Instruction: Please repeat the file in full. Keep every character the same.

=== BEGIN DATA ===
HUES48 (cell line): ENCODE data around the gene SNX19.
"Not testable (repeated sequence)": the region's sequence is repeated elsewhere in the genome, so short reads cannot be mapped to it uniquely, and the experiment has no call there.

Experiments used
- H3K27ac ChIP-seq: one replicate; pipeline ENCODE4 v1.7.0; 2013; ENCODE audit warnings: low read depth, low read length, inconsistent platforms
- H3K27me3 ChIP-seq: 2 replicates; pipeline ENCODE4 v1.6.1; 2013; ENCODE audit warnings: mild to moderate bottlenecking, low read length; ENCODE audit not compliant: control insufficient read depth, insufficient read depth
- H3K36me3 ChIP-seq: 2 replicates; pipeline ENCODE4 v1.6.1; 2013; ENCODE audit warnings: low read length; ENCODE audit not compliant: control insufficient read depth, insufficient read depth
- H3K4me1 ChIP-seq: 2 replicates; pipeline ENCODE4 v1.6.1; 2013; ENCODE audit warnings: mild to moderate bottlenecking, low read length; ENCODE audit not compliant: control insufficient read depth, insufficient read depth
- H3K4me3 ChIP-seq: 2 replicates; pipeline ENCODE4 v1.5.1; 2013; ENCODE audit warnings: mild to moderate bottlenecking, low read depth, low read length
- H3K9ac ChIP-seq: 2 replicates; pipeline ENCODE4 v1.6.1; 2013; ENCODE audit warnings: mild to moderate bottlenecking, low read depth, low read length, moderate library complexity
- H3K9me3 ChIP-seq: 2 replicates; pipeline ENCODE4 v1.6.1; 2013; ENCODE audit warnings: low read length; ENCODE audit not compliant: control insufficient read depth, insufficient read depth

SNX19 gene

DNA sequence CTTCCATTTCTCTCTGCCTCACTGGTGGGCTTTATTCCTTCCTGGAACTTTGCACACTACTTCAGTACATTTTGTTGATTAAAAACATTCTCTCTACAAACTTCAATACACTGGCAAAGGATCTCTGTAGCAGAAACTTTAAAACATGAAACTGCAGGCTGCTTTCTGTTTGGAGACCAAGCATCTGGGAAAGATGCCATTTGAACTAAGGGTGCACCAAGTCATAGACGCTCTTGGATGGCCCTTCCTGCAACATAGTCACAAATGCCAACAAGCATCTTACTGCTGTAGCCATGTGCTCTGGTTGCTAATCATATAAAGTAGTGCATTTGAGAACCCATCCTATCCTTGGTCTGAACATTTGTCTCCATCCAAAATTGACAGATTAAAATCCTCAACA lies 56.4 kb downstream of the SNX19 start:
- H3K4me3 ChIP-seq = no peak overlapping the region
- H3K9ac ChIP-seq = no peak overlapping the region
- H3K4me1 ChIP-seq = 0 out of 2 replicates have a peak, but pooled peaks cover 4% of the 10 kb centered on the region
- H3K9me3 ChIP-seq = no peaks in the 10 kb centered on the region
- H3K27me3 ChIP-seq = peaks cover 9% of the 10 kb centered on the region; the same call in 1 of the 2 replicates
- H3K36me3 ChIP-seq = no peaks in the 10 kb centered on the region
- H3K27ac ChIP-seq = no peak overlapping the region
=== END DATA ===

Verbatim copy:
HUES48 (cell line): ENCODE data around the gene SNX19.
"Not testable (repeated sequence)": the region's sequence is repeated elsewhere in the genome, so short reads cannot be mapped to it uniquely, and the experiment has no call there.

Experiments used
- H3K27ac ChIP-seq: one replicate; pipeline ENCODE4 v1.7.0; 2013; ENCODE audit warnings: low read depth, low read length, inconsistent platforms
- H3K27me3 ChIP-seq: 2 replicates; pipeline ENCODE4 v1.6.1; 2013; ENCODE audit warnings: mild to moderate bottlenecking, low read length; ENCODE audit not compliant: control insufficient read depth, insufficient read depth
- H3K36me3 ChIP-seq: 2 replicates; pipeline ENCODE4 v1.6.1; 2013; ENCODE audit warnings: low read length; ENCODE audit not compliant: control insufficient read depth, insufficient read depth
- H3K4me1 ChIP-seq: 2 replicates; pipeline ENCODE4 v1.6.1; 2013; ENCODE audit warnings: mild to moderate bottlenecking, low read length; ENCODE audit not compliant: control insufficient read depth, insufficient read depth
- H3K4me3 ChIP-seq: 2 replicates; pipeline ENCODE4 v1.5.1; 2013; ENCODE audit warnings: mild to moderate bottlenecking, low read depth, low read length
- H3K9ac ChIP-seq: 2 replicates; pipeline ENCODE4 v1.6.1; 2013; ENCODE audit warnings: mild to moderate bottlenecking, low read depth, low read length, moderate library complexity
- H3K9me3 ChIP-seq: 2 replicates; pipeline ENCODE4 v1.6.1; 2013; ENCODE audit warnings: low read length; ENCODE audit not compliant: control insufficient read depth, insufficient read depth

SNX19 gene

DNA sequence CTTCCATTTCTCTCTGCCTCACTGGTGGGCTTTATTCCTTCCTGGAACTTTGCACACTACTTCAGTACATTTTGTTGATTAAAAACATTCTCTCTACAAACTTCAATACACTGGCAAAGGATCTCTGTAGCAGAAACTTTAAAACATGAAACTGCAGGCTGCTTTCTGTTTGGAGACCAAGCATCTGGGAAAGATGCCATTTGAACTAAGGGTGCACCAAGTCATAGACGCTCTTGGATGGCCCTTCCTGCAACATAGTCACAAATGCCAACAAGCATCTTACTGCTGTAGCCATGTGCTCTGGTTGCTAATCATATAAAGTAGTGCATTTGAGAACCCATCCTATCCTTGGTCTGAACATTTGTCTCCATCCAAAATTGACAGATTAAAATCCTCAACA lies 56.4 kb downstream of the SNX19 start:
- H3K4me3 ChIP-seq = no peak overlapping the region
- H3K9ac ChIP-seq = no peak overlapping the region
- H3K4me1 ChIP-seq = 0 out of 2 replicates have a peak, but pooled peaks cover 4% of the 10 kb centered on the region
- H3K9me3 ChIP-seq = no peaks in the 10 kb centered on the region
- H3K27me3 ChIP-seq = peaks cover 9% of the 10 kb centered on the region; the same call in 1 of the 2 replicates
- H3K36me3 ChIP-seq = no peaks in the 10 kb centered on the region
- H3K27ac ChIP-seq = no peak overlapping the region